13. Badri N, Zbair M, Sahibed-Dine A et al (2018) Adsorption of cationic dyes by waste biomass treated by phosphoric acid. J Mater Environ Sci 9:1636–1644.  https://doi.org/10.26872/jmes.2018.9.6.182 CrossRefGoogle Scholar
  14. Banaei A, Samadi S, Karimi S et al (2017) Synthesis of silica gel modified with 2,2′-(hexane-1,6-diylbis(oxy)) dibenzaldehyde as a new adsorbent for the removal of Reactive Yellow 84 and Reactive Blue 19 dyes from aqueous solutions: equilibrium and thermodynamic studies. Powder Technol 319:60–70.  https://doi.org/10.1016/j.powtec.2017.06.044 CrossRefGoogle Scholar
  15. Ben Mansour H, Corroler D, Barillier D, Ghedira K, Chekir L, Mosrati R (2007) Evaluation of genotoxicity and pro-oxidant effect of the azo dyes: acids yellow 17, violet 7 and orange 52, and of their degradation products by Pseudomonas putida mt-2. Food Chem Toxicol 45:1670–1677.  https://doi.org/10.1016/j.fct.2007.02.033 CrossRefGoogle Scholar
  16. Ben Mansour H, Barillier D, Corroler D, Ghedira K, Chekir-Ghedira L, Mosrati R (2009) In vitro study of DNA damage induced by acid orange 52 and its biodegradation derivatives. Environ Toxicol Chem 28:489–495.  https://doi.org/10.1897/08-333.1 CrossRefGoogle Scholar
  17. Benzidia N, Salhi A, Bakkas S, Khamliche L (2015) Biosorption of copper Cu (II) in aqueous solution by chemically modified crushed marine algae (Bifurcaria bifurcata): equilibrium and kinetic studies. Mediterranean Journal of Chemistry 4:85–92.  https://doi.org/10.13171/mjc.4.2.2015.08.04.11.19/khamliche CrossRefGoogle Scholar
  18. Benzidia N, Salhi A, Bentiss F et al (2017) Kinetics and equilibrium studies on biosorption of cadmium and lead ions from aqueous solutions by chemically modified algae Bifurcaria bifurcata. J Mater Environ Sci 8:4778–4784Google Scholar
  19. Chinoune K, Bentaleb K, Bouberka Z et al (2016) Adsorption of reactive dyes from aqueous solution by dirty bentonite. Appl Clay Sci 123:64–75.  https://doi.org/10.1016/j.clay.2016.01.006 CrossRefGoogle Scholar
  20. Cusioli LF, Quesada HB, Baptista ATA et al (2019) Soybean hulls as a low-cost biosorbent for removal of methylene blue contaminant. Environ Prog Sustain Energy.  https://doi.org/10.1002/ep.13328
  21. DeVito SC (1993) Predicting azo dye toxicity. Crit Rev Environ Sci Technol 12:405–414.  https://doi.org/10.1080/10643389309388453 CrossRefGoogle Scholar
  22. dos Santos KJL, dos Santos GE de Sá ÍMGLGL, et al (2019) Wodyetia bifurcata biochar for methylene blue removal from aqueous matrix. Bioresour Technol 293:122093. Doi:  https://doi.org/10.1016/j.biortech.2019.122093 CrossRefGoogle Scholar
  23. El Atouani S, Belattmania Z, Reani A et al (2019) Brown seaweed Sargassum muticum as low-cost biosorbent of methylene blue. Int J Environ Res 13:131–142.  https://doi.org/10.1007/s41742-018-0161-4 CrossRefGoogle Scholar
  24. Foo KY, Hameed BH (2010) Insights into the modeling of adsorption isotherm systems. Chem Eng J 156:2–10.  https://doi.org/10.1016/j.cej.2009.09.013 CrossRefGoogle Scholar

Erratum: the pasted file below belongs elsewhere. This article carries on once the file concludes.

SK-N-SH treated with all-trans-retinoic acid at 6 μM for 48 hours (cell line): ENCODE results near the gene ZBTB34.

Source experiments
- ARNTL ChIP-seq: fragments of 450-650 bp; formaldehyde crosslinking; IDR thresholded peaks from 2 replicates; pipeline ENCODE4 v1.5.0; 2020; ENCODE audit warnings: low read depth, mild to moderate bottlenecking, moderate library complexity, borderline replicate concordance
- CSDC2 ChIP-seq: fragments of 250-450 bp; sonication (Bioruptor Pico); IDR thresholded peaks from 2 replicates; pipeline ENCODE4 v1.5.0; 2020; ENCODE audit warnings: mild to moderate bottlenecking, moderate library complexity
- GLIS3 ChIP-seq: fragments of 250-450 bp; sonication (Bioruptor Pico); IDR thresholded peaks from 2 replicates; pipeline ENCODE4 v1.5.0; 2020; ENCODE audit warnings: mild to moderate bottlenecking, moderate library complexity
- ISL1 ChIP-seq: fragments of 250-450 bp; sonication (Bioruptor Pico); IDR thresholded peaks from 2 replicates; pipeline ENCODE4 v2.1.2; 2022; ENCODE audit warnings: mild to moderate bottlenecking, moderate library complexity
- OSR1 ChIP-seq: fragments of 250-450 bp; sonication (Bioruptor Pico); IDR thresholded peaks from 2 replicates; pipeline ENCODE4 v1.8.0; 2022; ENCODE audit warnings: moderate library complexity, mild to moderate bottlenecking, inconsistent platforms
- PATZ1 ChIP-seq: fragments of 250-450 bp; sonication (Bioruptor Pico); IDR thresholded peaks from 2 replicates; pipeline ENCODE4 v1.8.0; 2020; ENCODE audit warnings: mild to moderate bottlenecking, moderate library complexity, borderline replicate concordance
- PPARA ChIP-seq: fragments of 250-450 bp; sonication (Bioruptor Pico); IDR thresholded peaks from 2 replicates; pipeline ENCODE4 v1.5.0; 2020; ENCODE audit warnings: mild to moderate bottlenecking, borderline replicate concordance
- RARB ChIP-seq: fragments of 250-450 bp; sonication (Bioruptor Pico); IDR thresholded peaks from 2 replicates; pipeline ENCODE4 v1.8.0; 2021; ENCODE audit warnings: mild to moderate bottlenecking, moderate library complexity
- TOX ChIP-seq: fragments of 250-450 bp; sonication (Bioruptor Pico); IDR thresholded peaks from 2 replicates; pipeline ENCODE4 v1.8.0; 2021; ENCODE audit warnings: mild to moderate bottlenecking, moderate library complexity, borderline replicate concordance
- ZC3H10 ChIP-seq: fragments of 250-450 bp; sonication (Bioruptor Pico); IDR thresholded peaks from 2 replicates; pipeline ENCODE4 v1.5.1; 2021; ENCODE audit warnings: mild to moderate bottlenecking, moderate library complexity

25. Freundlich H (1907) Über die adsorption in Lösungen. Z Phys Chem 57U.  https://doi.org/10.1515/zpch-1907-5723
  26. Ganesh R, Boardman GD, Michelsen D (1994) Fate of azo dyes in sludges. Water Res 28:1367–1376.  https://doi.org/10.1016/0043-1354(94)90303-4 CrossRefGoogle Scholar
  27. Ghosh K, Bar N, Biswas AB, Das SK (2019) Removal of methylene blue (aq) using untreated and acid-treated eucalyptus leaves and GA-ANN modelling. Can J Chem Eng 97:2883–2898.  https://doi.org/10.1002/cjce.23503 CrossRefGoogle Scholar
  28. Haffad H, Zbair M, Anfar Z et al (2019) Removal of reactive red-198 dye using chitosan as an adsorbent: optimization by central composite design coupled with response surface methodology. Toxin rev 1–13. doi:  https://doi.org/10.1080/15569543.2019.1584822
  29. Hamdaoui O, Chiha M (2007) Removal of methylene blue from aqueous solutions by wheat bran. Acta Chim Slov 54:407–418Google Scholar
  30. Ho Y-S (2006) Review of second-order models for adsorption systems. J Hazard Mater 136:681–689.  https://doi.org/10.1016/j.jhazmat.2005.12.043 CrossRefGoogle Scholar
  31. Hu C, Hu N, Li X et al (2017) Adsorption of remazol brilliant blue R by carboxylated multi-walled carbon nanotubes. Desalin Water Treat 62:282–289.  https://doi.org/10.5004/dwt.2017.20145 CrossRefGoogle Scholar
  32. Kloareg PB (1991) Structure and propriétés d’échange des parois cellulaires des algues brunes. Implications écophysiologiques. Bull la Soc Bot Fr Actual Bot 138:305–318.  https://doi.org/10.1080/01811789.1991.10827076 CrossRefGoogle Scholar
  33. Lakshmipathy R, Sarada NC (2016) Methylene blue adsorption onto native watermelon rind: batch and fixed bed column studies. Desalin Water Treat 25:10632–10645.  https://doi.org/10.1080/19443994.2015.1040462 CrossRefGoogle Scholar
  34. Langmuir I (1916) The constitution and fundamental properties of solids and liquids. Part I Solids J Am Chem Soc 38:2221–2295.  https://doi.org/10.1021/ja02268a002 CrossRefGoogle Scholar
  35. Lazim ZM, Mazuin E, Hadibarata T, Yusop Z (2015) The removal of methylene blue and Remazol Brilliant Blue R Dyes by using orange peel and spent tea leaves. J Teknol 74:129–135.  https://doi.org/10.11113/jt.v74.4882 CrossRefGoogle Scholar